For the 2018-2019 academic year, computer classrooms and labs will use Windows 10 and Office 2016, and macOS High Sierra.
Paul Bodine sent me some information on research he had conducted on creating a lightboard. This tool can be used to teach using the equivalent of a whiteboard without looking away from students (or a camera). As Paul says, it turns out that building a glowing clear marker board is very simple and inexpensive:
- Dry-Erase Neon Markers
- Thick Sheet of Plexiglas
- Frame Around it with LED Light Strips Set Into the Pocket
- Hang from the ceiling/wall bracket
- Plug lights in
It looks like you can get a version from Amazon for about $230
Digging deeper, Michael Peshkin at Northwestern University has a comprehensive set of instructions, FAQs, and examples at https://lightboard.info
I receive the occasional question about how best to use Skype in the classroom to bring in guest speakers. My recommendation at the moment is to use the Portable Apps version of Skype on a USB drive, along with a USB webcam. Each classroom PC has two spare USB ports to use
Here is what I would suggest:
- Download Portable Apps Skype to a USB drive (https://portableapps.com/apps/internet/skype_portable) (drive needs to be formatted for Windows)
- Use the Logitech Webcam C920 - you can pick this up from Amazon quite cheaply
- Position the webcam to face your students with a desktop tripod. My recommendation is the Pedco UltraPod II Lightweight Camera Tripod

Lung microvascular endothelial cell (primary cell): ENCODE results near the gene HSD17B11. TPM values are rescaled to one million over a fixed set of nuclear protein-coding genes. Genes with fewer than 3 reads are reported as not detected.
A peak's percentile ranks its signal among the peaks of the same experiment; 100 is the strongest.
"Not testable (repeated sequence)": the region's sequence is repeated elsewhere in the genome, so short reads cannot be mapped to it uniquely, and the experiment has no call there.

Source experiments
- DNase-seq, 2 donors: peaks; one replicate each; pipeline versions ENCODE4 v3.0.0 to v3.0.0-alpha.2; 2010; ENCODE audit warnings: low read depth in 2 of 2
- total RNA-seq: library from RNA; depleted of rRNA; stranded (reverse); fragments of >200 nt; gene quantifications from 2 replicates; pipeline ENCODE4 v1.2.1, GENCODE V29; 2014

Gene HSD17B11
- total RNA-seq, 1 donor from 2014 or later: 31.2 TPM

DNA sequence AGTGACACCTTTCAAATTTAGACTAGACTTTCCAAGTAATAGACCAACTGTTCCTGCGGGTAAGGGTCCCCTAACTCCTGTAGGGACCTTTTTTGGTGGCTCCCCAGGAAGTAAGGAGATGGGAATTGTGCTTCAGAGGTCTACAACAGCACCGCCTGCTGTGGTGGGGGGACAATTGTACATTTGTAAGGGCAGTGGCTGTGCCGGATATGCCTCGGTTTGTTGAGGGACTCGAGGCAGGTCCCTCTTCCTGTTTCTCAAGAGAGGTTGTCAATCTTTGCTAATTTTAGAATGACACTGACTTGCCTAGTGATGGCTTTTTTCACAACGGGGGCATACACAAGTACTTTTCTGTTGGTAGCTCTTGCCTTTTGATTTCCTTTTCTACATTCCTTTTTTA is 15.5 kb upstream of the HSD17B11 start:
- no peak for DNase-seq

Tomorrow's Tech Tuesday focuses on i>Clickers
The i>Clicker is a student response system, which can be used to involve students in class activities, assess student learning, or register votes in a departmental meeting. DePaul has used and supported i>Clickers for many years, but you may not be aware of the significant changes and improvements. The new i>Clicker system supports both traditional remotes as well as smartphone clickers.
Glenn Garrett (i>Clicker Specialist from Macmillan Science and Education) will demonstrate how easy it is to use clickers in the classroom, as well as exciting changes in the near future.
If you would like to attend, please RSVP here:
Date: Tuesday February 24th
Time: 10-11 a.m.
Location: Executive boardroom DPC 5800 (5th floor of the DePaul Center)
Simplest way to do this is through one of the HDMI or VGA dongles. Depending on iPad version (30-pin or Lightning), your dongle options are:
- Lightning Digital AV Adapter
- Lightning to VGA Adapter
- Apple 30-pin to VGA Adapter
- Apple 30-pin Digital AV Adapter
VGA is going to be the most reliable option – not all DePaul classrooms have a HDMI, but HDM carries sound as well. I take both with me to the classroom.
The Web>clickers have specific requirements, and for these reasons are currently not supported:
- WiFi is required, and this is not as reliable as using the physical i>clicker
- Base stations must be configured appropriately
One reason to configure a classroom to work with both Web>clickers and i>clickers would be support students with disabilities, but at the moment the university is not supporting Web>clickers.
Love them or hate them, mobile devices are either being used overtly or surreptitiously in your classroom. Learn some strategies to actually put these devices to good use in the classroom.
This session will cover:
- Brief overview of current mobile devices – what you and your students are likely to encounter over the next twelve months.
- Five strategies for effective use of mobile devices in the classroom.